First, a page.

‘Vapedemic’ killing tobacco industry’

Jasper Emmanuel Arcalas - The Philippine Star
�Vapedemic� killing tobacco industry�
A display of disposable vape electronic cigarettes are seen in a shop in Liverpool, north-west England, on July 15, 2023.
AFP / Paul Ellis

MANILA, Philippines — The proliferation of illegal, disposable vapes is reportedly killing the local tobacco industry as it reduces demand for tobacco-based products, leaving farmers with a shrinking market base.

Two of the country’s biggest tobacco farmers’ groups – the Philippine Tobacco Growers Association (PTGA) and the National Federation of Tobacco Farmers’ Associations and Cooperatives (NAFTAC) – issued a joint statement urging the government to address the sale of illegal and disposable vapes in the country.

The groups argued that the spread of illegal vapes worsened the tobacco industry’s suffering from the perennial trade of illicit cigarettes, further reducing the demand of domestic manufacturers for locally produced tobacco leaves.

PTGA president Saturnino Distor pointed out that reduced demand for legal, tax-paid locally produced cigarettes would mean lower financial support for the tobacco industry from local government units that utilize the excise taxes collected on tobacco products.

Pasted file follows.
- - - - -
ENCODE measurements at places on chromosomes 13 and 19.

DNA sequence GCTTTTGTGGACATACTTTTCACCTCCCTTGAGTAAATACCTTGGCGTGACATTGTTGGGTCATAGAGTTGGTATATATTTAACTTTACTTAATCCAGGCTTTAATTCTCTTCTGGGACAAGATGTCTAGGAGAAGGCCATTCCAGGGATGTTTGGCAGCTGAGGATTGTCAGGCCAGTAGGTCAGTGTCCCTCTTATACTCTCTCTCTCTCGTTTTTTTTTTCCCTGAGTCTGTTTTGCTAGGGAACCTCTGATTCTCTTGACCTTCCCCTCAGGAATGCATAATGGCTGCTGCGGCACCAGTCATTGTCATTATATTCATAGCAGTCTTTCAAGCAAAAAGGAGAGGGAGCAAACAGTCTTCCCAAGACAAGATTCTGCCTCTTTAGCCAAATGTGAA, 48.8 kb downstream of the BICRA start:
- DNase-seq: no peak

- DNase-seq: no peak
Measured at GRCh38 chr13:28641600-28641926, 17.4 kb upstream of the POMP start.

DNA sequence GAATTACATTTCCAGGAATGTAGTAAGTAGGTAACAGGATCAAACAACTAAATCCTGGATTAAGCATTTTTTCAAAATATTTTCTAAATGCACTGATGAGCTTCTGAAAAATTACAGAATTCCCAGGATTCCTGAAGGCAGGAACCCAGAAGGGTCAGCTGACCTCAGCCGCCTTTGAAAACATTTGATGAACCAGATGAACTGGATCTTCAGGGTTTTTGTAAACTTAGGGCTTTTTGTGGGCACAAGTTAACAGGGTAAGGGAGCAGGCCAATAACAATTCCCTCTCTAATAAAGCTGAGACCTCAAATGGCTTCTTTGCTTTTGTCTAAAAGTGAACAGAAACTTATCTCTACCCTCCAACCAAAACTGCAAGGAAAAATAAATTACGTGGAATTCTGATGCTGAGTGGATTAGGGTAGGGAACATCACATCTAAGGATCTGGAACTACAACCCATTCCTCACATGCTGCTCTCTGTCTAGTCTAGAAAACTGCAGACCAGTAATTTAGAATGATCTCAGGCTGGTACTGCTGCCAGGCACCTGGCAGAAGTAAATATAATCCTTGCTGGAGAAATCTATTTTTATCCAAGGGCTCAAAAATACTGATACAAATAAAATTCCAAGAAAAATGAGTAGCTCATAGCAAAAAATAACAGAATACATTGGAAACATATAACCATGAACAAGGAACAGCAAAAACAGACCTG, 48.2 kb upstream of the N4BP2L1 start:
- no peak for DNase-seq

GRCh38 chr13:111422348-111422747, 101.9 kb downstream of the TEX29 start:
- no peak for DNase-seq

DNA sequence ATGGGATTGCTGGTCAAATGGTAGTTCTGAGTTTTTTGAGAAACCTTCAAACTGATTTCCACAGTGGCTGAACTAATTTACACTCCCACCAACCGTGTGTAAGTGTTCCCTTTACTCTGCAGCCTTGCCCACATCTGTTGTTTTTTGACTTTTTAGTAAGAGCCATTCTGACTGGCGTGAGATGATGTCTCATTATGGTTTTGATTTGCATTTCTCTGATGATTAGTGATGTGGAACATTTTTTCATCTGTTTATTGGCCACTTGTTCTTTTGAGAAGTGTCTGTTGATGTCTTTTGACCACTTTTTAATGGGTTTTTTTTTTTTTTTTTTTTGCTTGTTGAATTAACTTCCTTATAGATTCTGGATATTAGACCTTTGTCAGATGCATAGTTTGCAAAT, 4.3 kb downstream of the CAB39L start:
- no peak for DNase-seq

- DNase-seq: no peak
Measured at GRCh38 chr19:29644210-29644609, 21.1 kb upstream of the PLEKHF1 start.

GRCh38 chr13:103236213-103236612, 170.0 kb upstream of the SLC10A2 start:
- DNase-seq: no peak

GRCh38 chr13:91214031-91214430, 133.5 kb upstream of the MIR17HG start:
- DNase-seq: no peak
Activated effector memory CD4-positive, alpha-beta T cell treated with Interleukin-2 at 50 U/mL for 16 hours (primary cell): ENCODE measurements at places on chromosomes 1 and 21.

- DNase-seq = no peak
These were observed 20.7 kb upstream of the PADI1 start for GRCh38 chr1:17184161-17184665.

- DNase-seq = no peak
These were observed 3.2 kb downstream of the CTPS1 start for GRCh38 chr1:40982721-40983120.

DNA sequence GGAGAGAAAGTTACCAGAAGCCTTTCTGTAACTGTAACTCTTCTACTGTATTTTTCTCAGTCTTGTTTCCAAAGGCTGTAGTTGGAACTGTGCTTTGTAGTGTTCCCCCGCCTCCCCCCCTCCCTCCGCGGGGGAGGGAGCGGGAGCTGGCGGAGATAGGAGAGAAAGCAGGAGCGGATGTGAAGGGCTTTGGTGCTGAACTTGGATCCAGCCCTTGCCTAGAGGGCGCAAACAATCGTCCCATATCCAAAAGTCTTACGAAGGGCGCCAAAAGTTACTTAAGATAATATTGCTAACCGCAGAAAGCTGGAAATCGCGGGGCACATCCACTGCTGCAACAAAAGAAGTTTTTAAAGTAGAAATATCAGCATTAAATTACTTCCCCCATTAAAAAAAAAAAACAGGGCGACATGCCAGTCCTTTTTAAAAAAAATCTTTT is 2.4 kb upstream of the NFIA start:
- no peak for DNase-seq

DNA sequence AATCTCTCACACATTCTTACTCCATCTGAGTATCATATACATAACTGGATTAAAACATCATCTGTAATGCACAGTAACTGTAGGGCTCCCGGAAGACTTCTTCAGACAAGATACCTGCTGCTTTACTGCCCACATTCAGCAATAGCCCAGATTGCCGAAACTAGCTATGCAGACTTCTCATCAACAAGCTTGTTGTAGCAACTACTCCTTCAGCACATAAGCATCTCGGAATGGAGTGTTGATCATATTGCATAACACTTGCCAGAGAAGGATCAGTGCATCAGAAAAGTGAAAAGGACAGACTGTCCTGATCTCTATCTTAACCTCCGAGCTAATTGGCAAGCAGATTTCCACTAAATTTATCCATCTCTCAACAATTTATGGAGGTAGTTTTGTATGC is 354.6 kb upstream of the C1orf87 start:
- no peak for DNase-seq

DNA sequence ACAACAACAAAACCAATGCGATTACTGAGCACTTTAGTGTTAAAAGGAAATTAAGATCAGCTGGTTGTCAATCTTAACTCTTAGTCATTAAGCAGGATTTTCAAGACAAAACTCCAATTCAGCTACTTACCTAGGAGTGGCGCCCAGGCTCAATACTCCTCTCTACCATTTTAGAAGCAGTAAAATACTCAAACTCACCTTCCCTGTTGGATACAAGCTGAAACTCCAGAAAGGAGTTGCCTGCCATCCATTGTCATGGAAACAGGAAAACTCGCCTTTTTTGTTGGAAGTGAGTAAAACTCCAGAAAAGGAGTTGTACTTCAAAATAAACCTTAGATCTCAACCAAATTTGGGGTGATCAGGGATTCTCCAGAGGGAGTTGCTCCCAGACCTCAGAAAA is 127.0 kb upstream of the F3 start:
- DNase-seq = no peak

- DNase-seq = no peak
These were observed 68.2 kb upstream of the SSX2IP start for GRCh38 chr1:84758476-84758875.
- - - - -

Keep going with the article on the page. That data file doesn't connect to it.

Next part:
The groups urged the government to strictly enforce existing laws and regulations aimed at curbing the sale of illegal vape products to protect some 2.2 million Filipinos who depend on the tobacco industry.

“Unlike heated tobacco sticks, vapes do not contain dried tobacco leaves and have no direct benefit to tobacco farmers. Illegal vapes only benefit smugglers and crooked retailers since they don’t even pay taxes,” Distor said recently.

“We need the help of the government to stop this ‘vapedemic’ and save the local tobacco industry,” Distor added.

The Bureau of Internal Revenue reported earlier that tobacco excise tax declined by 16 percent last year to P134.87 billion from P160.55 billion due to higher vape consumption and illicit cigarette trade.

The groups said tobacco farmers supported Republic Act 11900 or the Vape Law that regulated the sale of cigarette alternatives in the market such as vapes.

However, NAFTAC chairman Bernard Vicente said the same law is “now being abused by unscrupulous businessmen who are blatantly smuggling and distributing illegal vapes.”

Under existing laws, a portion of the total excise taxes collected on tobacco products goes to tobacco-producing provinces and is meant to provide support to farmers in the form of farm-to-market roads, planting pits and machinery, among others.

Meanwhile, the National Tobacco Administration is seeing a sustained recovery in domestic tobacco production driven by higher prices and stiff competition among local manufacturers for supply.

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